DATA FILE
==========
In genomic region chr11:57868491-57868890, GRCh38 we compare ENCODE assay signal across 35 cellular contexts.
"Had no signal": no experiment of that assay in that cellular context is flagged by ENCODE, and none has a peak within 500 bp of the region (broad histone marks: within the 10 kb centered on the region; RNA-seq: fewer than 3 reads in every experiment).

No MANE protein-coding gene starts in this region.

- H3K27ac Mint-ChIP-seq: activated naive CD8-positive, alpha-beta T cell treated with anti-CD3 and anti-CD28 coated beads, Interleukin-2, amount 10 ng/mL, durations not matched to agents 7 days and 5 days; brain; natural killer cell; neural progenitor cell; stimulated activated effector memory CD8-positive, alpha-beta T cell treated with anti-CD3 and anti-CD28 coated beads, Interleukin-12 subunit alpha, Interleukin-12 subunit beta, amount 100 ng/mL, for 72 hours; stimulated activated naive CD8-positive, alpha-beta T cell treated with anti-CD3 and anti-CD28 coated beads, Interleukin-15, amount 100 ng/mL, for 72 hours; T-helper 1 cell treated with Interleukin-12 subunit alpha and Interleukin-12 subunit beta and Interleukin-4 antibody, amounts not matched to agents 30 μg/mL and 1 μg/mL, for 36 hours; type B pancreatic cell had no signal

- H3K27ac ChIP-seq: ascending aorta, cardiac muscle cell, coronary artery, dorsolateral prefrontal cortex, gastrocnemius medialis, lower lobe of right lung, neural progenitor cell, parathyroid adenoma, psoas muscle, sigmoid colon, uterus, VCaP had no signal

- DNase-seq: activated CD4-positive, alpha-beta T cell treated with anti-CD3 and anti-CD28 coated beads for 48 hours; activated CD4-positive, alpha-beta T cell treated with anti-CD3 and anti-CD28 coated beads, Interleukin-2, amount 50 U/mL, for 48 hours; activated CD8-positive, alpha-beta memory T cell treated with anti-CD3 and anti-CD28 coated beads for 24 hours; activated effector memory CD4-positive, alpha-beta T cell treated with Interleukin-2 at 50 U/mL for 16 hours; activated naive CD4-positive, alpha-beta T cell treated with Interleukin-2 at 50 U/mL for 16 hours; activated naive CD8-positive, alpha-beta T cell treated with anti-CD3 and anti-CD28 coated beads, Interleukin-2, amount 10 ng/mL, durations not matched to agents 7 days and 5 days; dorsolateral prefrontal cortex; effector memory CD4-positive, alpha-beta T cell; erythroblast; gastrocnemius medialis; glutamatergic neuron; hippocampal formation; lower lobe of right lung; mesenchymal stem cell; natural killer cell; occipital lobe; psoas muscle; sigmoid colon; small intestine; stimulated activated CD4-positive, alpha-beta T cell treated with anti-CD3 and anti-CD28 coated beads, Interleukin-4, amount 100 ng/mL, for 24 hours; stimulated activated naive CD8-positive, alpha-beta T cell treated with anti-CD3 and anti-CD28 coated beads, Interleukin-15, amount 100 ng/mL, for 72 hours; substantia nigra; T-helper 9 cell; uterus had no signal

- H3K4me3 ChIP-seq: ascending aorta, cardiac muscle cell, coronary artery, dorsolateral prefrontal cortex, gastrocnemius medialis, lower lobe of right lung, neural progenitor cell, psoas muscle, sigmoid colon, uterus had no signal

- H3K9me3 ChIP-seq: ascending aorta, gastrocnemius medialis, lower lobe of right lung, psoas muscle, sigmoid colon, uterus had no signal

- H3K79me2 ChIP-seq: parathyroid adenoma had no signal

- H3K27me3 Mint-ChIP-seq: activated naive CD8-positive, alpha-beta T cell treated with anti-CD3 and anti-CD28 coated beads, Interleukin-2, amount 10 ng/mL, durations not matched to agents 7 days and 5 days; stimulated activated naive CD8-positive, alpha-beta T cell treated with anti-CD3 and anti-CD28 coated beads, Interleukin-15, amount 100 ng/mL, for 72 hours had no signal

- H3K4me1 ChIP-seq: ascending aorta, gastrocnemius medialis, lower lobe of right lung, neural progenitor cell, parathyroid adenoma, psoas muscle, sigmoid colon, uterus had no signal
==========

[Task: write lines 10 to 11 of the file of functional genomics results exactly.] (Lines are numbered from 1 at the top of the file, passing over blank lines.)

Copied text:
- H3K27me3 Mint-ChIP-seq: activated naive CD8-positive, alpha-beta T cell treated with anti-CD3 and anti-CD28 coated beads, Interleukin-2, amount 10 ng/mL, durations not matched to agents 7 days and 5 days; stimulated activated naive CD8-positive, alpha-beta T cell treated with anti-CD3 and anti-CD28 coated beads, Interleukin-15, amount 100 ng/mL, for 72 hours had no signal

- H3K4me1 ChIP-seq: ascending aorta, gastrocnemius medialis, lower lobe of right lung, neural progenitor cell, parathyroid adenoma, psoas muscle, sigmoid colon, uterus had no signal